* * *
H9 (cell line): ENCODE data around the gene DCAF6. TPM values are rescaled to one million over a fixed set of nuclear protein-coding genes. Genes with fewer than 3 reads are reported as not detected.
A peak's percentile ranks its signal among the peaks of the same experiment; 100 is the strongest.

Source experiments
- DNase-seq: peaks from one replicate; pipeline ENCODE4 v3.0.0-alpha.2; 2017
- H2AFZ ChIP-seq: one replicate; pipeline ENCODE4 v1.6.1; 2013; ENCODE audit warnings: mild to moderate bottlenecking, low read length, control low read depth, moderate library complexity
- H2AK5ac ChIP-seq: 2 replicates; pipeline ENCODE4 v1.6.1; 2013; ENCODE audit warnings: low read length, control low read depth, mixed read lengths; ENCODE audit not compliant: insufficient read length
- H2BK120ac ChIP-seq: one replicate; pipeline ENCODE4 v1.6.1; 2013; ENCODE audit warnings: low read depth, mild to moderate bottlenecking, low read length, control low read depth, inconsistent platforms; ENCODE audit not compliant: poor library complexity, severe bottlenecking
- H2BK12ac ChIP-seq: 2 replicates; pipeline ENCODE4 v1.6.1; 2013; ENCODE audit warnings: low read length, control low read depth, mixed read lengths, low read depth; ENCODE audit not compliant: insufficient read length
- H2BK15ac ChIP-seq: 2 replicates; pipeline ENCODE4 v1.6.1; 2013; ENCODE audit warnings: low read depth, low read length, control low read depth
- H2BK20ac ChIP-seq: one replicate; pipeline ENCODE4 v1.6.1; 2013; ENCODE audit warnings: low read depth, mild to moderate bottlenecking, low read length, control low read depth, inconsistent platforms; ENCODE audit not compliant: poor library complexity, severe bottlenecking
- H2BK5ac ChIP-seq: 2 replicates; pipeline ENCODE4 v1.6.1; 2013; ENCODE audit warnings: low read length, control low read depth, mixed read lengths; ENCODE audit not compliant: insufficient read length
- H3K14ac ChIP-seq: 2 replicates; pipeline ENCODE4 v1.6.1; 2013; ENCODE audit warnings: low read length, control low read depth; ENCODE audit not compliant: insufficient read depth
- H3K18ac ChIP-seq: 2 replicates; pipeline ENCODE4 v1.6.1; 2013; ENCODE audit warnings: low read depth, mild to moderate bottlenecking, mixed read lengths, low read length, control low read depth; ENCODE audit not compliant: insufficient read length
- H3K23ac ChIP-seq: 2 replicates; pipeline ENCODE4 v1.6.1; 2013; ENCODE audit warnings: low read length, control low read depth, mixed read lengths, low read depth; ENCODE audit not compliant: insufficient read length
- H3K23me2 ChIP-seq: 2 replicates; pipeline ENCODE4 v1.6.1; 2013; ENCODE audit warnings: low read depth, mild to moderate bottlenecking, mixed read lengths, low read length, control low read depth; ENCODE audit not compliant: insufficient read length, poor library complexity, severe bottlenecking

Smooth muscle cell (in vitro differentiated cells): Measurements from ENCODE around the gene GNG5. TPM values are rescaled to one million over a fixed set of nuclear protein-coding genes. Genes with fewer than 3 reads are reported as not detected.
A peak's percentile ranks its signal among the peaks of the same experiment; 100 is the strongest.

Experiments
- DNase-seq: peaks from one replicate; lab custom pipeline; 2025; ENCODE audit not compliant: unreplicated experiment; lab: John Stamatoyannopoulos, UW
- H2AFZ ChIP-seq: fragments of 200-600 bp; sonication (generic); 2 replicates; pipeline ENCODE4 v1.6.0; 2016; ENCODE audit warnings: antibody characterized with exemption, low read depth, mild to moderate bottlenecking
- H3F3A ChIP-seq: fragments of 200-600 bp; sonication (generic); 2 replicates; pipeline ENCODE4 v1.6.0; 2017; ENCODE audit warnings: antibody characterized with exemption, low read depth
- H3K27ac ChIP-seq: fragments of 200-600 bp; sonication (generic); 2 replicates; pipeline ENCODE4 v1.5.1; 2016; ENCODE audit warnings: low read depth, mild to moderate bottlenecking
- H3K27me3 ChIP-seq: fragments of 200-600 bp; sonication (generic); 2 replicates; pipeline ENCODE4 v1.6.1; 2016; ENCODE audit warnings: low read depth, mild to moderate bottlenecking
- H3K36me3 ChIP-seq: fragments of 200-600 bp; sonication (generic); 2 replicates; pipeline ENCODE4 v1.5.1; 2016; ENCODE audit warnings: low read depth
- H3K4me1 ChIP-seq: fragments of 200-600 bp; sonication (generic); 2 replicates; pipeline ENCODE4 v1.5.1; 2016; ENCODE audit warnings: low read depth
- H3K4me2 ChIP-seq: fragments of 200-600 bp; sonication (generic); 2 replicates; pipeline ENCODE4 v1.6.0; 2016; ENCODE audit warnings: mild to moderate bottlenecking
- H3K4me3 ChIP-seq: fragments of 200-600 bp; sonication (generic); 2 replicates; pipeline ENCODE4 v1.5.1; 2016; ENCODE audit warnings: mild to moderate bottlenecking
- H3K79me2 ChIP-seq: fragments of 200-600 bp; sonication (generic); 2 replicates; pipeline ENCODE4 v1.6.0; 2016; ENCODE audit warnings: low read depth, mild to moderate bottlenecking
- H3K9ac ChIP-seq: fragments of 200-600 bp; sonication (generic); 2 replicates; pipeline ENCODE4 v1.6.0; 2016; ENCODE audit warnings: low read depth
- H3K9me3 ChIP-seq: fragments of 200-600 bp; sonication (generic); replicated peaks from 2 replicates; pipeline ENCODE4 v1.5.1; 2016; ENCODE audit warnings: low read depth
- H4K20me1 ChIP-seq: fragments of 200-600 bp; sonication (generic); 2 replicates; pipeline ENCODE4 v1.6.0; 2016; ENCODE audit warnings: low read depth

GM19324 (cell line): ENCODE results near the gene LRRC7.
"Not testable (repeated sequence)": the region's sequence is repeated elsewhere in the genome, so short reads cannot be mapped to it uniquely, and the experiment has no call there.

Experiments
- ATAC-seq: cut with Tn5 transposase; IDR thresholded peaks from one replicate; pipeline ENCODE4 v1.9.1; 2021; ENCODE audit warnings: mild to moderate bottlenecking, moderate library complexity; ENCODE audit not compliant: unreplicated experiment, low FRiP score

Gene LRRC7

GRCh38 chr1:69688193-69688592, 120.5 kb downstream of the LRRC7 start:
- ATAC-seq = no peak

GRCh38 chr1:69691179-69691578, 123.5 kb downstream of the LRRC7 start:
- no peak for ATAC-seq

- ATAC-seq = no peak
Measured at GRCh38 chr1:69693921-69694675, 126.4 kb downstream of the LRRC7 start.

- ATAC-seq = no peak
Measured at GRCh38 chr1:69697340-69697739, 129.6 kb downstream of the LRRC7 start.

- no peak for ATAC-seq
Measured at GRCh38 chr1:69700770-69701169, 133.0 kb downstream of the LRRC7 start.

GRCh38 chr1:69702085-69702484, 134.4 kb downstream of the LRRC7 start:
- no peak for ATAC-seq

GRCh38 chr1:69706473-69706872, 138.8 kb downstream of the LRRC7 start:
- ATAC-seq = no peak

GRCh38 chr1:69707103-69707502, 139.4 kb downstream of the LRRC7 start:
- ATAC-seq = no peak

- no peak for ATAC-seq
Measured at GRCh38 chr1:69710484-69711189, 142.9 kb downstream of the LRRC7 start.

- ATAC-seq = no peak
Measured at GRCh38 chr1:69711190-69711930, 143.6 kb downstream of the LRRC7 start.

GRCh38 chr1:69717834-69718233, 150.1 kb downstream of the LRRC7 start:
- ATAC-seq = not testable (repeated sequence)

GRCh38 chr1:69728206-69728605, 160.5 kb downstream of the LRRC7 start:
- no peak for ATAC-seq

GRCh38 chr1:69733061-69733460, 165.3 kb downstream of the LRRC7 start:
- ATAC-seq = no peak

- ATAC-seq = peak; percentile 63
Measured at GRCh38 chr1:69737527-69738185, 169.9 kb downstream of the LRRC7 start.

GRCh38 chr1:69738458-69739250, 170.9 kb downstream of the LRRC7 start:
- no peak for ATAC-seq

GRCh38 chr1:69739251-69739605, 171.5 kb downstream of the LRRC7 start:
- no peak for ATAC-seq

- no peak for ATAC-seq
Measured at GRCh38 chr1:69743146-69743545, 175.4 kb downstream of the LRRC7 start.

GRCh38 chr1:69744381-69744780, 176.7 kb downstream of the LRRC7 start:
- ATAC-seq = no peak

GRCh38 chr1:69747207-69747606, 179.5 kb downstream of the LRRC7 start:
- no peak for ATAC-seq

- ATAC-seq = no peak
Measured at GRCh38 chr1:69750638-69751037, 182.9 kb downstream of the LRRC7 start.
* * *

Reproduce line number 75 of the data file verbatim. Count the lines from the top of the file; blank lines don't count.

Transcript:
- ATAC-seq = no peak